Rediscover a summer holiday spot in a frozen but still inhabited setting
After long hours spent this past summer scanning the open sea for whales and pointing them out to visitors, an employee of the Marine Mammal Interpretation Centre (CIMM) sets foot in Tadoussac for the first time in winter. A remarkably different decor awaits her. In summer, the white backs of belugas dot the waters of the Fjord, minke whales surface just beyond the rocks of Pointe de l’Islet and the bay hums with the comings and goings of cruise boats. In winter, scattered chunks of ice glisten in the Saguenay and the boats are taken out of the marina, even those of the Canadian Coast Guard! Nevertheless, the CIMM employee attempts to locate a whale and discovers a minke whale in the bay! A few days earlier, belugas were also seen near the ferry terminal in Les Escoumins.
In Franquelin, the panorama over the water resembles that of summer if one avoids looking at the white, snow-covered shoreline. Boat traffic is not nearly as intense. This week, our collaborator spotted only two minke whales, but remains optimistic. Every winter, there are pleasant surprises: she fondly remembers a blue whale she once spotted on New Year’s Day! She advises those who hope to observe whales in her region – whether in summer or winter – to go to Pointe à la Croix, a promontory offering breathtaking views over a marine canyon some 200 metres deep. Keep in mind that this well-kept secret of the North Shore requires a 5 km hike on snowshoes before one reaches the shore. But oh, what a landscape!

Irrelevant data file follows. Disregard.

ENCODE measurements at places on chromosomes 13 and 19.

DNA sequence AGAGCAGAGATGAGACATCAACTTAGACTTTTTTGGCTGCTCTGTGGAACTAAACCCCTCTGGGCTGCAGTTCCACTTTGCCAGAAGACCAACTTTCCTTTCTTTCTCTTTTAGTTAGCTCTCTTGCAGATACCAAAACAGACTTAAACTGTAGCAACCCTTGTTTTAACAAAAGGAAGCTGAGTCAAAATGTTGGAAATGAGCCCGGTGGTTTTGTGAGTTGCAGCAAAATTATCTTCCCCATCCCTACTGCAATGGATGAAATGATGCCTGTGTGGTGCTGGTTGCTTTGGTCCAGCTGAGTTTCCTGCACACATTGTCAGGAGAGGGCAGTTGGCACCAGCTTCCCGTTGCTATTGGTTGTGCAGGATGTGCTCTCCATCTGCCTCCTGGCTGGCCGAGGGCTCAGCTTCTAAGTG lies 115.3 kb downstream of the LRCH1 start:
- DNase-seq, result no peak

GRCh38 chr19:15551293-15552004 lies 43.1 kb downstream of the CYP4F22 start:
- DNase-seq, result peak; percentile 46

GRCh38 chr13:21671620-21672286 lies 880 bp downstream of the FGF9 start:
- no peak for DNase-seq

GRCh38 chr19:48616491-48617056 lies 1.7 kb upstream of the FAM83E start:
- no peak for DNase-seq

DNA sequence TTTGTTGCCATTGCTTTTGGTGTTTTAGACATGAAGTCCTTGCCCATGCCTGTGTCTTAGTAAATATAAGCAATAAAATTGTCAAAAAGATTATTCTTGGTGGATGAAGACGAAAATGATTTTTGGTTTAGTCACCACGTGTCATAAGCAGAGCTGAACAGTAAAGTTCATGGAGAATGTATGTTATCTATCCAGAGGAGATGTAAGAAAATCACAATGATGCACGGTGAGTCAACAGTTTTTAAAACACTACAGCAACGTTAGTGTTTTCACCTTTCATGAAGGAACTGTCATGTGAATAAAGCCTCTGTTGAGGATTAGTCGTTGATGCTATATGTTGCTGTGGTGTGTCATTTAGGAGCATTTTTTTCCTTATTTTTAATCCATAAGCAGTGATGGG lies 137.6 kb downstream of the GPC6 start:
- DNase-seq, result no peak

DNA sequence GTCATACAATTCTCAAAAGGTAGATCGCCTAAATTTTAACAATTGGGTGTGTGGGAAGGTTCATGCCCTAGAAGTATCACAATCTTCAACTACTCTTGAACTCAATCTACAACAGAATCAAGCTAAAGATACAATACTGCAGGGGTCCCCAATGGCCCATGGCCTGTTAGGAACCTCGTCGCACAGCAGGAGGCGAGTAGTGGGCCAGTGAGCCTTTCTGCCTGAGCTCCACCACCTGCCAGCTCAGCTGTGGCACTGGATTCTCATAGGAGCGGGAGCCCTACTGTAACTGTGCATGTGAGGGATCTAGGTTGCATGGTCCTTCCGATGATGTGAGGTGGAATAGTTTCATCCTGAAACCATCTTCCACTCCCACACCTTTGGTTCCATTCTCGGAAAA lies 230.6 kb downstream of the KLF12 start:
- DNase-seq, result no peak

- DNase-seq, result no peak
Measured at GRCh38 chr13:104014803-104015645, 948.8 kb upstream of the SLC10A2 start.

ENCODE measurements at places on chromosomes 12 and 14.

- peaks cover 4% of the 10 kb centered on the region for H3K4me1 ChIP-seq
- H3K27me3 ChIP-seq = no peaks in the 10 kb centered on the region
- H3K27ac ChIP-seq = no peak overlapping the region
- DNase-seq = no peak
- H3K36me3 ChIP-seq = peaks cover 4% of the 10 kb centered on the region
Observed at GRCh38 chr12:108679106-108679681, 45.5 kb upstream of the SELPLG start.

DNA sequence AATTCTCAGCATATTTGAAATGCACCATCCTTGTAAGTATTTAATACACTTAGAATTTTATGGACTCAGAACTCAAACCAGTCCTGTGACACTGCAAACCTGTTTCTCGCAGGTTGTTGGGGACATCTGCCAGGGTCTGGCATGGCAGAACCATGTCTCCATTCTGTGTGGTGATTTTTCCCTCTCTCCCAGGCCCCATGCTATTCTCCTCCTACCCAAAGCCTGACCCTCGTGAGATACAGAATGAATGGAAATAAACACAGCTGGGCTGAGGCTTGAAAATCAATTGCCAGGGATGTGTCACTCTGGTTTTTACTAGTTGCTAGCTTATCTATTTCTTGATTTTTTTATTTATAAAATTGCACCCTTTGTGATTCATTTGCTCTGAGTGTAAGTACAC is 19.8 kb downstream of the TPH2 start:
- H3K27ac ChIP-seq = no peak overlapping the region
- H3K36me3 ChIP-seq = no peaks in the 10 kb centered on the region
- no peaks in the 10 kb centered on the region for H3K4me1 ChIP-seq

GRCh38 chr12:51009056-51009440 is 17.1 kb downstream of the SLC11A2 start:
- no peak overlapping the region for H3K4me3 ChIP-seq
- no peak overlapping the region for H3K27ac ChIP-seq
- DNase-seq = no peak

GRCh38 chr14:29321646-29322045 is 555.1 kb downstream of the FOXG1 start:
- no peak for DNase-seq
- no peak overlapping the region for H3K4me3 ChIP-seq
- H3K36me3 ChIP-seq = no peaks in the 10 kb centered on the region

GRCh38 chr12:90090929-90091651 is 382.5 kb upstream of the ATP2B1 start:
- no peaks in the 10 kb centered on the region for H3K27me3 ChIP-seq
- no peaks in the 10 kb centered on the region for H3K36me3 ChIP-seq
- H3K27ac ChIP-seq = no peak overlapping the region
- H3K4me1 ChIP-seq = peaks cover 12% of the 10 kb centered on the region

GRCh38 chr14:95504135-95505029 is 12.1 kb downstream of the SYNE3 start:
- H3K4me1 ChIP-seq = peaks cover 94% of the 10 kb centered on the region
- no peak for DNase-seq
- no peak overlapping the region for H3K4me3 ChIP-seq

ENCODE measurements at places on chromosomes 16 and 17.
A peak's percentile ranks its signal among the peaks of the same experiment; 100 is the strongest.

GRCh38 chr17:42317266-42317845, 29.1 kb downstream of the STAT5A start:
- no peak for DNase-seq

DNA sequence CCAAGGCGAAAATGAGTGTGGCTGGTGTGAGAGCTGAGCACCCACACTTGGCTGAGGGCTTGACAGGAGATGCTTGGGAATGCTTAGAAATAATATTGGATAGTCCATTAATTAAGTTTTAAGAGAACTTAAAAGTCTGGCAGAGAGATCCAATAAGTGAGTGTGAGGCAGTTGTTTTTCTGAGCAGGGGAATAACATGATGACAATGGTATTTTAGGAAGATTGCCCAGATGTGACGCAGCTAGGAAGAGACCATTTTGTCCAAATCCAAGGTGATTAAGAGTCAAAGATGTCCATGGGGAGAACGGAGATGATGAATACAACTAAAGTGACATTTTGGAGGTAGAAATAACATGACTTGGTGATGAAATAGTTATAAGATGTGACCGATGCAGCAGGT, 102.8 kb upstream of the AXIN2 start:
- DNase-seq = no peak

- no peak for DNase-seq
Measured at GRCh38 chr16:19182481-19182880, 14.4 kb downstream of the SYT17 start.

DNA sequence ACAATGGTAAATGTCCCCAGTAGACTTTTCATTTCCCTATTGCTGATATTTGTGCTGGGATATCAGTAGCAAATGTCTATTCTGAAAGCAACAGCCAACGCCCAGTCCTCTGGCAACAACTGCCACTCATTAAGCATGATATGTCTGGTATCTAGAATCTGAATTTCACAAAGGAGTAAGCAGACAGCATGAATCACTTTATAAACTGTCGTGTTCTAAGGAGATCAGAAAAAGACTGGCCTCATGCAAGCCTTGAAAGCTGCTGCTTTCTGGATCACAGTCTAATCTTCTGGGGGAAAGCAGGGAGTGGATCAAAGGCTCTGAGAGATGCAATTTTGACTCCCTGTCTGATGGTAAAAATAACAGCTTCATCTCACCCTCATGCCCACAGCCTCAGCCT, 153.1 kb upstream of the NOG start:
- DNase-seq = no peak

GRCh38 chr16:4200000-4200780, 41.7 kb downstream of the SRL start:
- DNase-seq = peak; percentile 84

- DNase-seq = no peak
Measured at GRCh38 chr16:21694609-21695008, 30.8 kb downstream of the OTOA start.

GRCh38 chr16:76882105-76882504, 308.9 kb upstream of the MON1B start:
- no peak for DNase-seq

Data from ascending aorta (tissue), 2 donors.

In Sept-Îles, one of the recommended viewpoints for winter whales is from atop Côte Jambon (Gallix area), which overlooks Sainte-Marguerite Bay. However, this week, no whales are spotted from this cape or from along the banks. The tidal flats, however, are alive with eiders and mergansers.
A summer resident of Pointe-des-Monts who occasionally returns to his chalet there in the winter reports the presence of two blue whales on December 1. It’s a sort of déjà vu: almost every winter, he calls the Whales Online team several times to report blue whale sightings. Will the trend continue in 2018? We sure hope so.
Lastly, dozens of harp seals abound along the shoreline between Sainte-Flavie and Sainte-Luce-sur-Mer. A few harbour seals are also visible in Bic National Park, but their numbers pale in comparison to the large gatherings observed in summer.
Marie-Sophie Giroux joined the GREMM in 2005. She holds a Bachelor’s degree in Marine Biology and a diploma in Environmental Consulting. As Lead Naturalist, she oversees and coordinates the team working at the Marine Mammal Interpretation Centre and writes for Whales Online and Whale Portraits. She loves to share “whale stories” with visitors to the CIMM and readers alike.